• Have a crack at things. Don’t die wondering “what if”. What if I’d improved my interpersonal skills, what if I’d improved this or that? As the old saying goes “If you find yourself on thin ice, you might as well dance”. Take big steps forward – you can’t cross a chasm in two small strides. Go on an occasional wild goose chase – that’s what wild geese are for. Read Wayne Bennett’s book Don’t die with the music in you. Make the best use of the abilities you have been given.
• Be mentally tough. Never give up until the final whistle. Understand why you are coaching or playing and know where your “wellspring of desire” resides within you so you can call on it when times get tough. And trust me. Times will get tough if you take on big challenges.

Verse 4

• Know who you are and what you are and never change your values to fit circumstances. If you’re bloody good - be humble, if you’re struggling - keep your head up.
• Judge yourself primarily by what you see reflected back in the mirror. You are unique. Don’t let people who have hurt you have power over you by hating them or thinking about them too much. If you are hurt by friends or loved ones, remember that if you care about something and lose it, then it will hurt. But you are still you, you still have all your special qualities, and that’s enough to be going on with.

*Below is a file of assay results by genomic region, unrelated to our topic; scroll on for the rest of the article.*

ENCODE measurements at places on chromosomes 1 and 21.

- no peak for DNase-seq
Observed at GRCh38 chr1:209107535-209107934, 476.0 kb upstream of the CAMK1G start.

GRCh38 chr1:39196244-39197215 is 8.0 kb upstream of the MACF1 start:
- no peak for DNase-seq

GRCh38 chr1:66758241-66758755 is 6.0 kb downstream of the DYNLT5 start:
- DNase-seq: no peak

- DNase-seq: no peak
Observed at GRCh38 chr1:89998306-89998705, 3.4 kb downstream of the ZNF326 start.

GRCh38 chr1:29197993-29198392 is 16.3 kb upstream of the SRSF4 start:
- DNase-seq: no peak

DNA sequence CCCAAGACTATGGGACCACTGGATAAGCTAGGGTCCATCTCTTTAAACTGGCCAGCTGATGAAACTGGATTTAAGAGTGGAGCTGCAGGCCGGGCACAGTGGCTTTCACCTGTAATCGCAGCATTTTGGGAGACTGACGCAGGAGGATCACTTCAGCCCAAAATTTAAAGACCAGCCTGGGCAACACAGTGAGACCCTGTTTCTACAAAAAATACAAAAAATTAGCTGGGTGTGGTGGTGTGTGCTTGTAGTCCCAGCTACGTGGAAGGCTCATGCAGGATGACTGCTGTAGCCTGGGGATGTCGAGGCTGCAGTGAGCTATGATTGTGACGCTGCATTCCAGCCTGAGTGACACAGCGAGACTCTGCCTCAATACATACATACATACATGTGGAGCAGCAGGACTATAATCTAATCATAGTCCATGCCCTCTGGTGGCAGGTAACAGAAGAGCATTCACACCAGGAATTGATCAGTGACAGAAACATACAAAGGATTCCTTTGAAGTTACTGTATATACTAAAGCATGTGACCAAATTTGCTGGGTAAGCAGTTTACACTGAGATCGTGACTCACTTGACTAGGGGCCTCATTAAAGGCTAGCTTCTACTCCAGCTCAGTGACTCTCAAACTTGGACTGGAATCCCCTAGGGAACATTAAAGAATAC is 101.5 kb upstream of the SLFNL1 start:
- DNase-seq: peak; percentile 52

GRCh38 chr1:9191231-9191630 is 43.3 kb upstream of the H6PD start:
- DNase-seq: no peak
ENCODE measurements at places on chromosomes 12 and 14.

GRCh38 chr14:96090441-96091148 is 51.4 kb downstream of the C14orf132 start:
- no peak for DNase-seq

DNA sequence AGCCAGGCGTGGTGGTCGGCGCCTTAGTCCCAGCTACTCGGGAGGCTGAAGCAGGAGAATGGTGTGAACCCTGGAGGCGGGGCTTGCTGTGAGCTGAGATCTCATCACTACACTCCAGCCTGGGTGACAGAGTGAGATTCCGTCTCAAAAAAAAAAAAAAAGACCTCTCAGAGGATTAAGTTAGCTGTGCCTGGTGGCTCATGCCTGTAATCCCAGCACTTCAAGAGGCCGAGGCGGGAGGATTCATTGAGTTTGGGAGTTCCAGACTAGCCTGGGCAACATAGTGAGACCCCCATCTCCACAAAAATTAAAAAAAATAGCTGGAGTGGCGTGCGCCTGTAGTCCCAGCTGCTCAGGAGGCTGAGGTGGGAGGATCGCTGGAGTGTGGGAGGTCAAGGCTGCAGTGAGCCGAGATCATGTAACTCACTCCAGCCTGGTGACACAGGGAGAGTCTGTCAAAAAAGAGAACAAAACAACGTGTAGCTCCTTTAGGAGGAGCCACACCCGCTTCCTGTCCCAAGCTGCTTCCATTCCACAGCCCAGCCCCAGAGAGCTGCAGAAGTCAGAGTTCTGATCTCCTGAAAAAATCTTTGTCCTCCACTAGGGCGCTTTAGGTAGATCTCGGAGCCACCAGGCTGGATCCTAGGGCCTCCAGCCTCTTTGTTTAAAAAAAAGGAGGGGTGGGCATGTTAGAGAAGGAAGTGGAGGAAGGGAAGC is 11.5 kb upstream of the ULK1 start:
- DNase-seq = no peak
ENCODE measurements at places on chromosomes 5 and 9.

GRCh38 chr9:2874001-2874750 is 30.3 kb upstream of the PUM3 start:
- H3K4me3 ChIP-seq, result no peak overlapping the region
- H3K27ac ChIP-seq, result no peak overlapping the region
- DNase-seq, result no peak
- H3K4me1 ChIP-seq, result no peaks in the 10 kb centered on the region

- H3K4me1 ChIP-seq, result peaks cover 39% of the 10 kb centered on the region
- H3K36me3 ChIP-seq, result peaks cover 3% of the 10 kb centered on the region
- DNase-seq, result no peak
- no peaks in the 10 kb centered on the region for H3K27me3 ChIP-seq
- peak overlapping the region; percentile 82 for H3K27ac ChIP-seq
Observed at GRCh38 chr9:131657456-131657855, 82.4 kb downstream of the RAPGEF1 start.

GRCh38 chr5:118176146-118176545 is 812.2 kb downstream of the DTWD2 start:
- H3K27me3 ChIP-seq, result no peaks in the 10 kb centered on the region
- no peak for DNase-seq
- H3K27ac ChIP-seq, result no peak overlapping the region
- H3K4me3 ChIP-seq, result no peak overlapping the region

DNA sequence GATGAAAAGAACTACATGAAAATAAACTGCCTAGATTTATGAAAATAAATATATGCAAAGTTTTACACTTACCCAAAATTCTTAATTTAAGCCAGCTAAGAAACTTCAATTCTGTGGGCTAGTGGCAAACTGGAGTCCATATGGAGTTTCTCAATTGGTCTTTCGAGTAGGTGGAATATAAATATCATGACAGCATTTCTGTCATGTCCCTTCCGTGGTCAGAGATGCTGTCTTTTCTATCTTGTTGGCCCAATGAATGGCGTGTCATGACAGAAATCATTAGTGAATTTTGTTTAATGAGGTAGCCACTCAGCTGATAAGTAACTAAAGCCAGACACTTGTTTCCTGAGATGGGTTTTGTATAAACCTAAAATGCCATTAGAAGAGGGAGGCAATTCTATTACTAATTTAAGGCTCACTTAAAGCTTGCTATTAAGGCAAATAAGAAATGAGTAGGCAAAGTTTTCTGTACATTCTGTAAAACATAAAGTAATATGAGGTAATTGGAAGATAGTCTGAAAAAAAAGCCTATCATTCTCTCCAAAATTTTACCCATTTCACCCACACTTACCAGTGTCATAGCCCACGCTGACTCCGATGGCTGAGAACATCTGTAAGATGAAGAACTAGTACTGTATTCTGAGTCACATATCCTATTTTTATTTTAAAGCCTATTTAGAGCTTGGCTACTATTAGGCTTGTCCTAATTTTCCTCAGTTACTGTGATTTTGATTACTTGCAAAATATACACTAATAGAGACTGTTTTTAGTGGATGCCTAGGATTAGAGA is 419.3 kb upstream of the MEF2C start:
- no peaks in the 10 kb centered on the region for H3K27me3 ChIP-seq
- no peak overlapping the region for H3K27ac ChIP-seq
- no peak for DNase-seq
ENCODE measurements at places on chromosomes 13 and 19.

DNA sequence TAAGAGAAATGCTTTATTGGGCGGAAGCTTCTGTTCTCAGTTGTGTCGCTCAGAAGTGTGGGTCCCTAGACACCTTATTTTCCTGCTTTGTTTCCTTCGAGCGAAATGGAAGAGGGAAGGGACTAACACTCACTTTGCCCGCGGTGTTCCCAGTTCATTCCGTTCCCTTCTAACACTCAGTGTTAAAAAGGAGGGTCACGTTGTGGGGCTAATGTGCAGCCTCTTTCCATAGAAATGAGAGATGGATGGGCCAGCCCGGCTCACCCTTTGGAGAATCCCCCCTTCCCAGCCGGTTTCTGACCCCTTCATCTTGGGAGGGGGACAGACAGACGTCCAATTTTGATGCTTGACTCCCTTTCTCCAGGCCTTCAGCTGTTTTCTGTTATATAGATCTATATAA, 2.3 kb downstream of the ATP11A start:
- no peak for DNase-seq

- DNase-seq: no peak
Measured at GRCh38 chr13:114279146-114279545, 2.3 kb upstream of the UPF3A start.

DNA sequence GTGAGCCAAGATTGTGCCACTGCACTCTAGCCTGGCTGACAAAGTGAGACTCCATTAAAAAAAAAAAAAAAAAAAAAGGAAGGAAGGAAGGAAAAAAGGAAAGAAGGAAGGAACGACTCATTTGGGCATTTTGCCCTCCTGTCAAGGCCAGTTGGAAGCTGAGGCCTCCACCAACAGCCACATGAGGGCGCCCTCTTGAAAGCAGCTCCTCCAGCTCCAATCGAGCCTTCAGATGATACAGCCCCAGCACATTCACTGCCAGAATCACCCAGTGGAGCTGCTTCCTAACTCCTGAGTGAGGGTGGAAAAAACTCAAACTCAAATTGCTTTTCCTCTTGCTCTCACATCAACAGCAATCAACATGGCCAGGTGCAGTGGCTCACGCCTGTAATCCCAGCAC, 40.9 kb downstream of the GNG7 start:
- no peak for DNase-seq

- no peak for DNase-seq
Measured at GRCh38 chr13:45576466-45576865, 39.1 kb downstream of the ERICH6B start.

• Live life to the fullest. You only ever get one crack at it. As Kathy Mattea’s song “Come from the heart” goes:
You've got to sing like you don't need the money,
Love like you'll never get hurt,
You've got to dance like nobody's watching,
It's got to come from the heart if you want it to work.
• If you follow all the advice above and develop the sort of qualities and character outlined by good old Rudyard, you’ve got a pretty good chance of reaching your personal destiny, of being the best you can be. You can’t do any better than that.

Now I don’t know about you, but this seems like a wonderful template for living a pretty good life to me, if my interpretation of Kipling is anywhere near the mark. It also seems like a fairly good philosophy for aspiring coaches to take on board for themselves and their players.

But I suppose if you think coaching is just about improving skills and designing great game-plans, you’ll likely dismiss the above as the plaintive ramblings of someone who’s been getting into the bubbly too long and too often over the Christmas break. If so, you’re wrong. I was merely sniffing the corks.

Good luck for the season ahead. Keep up the good work. You are needed and appreciated. And for the great coaching the players of New Zealand are about to receive, may they be truly thankful.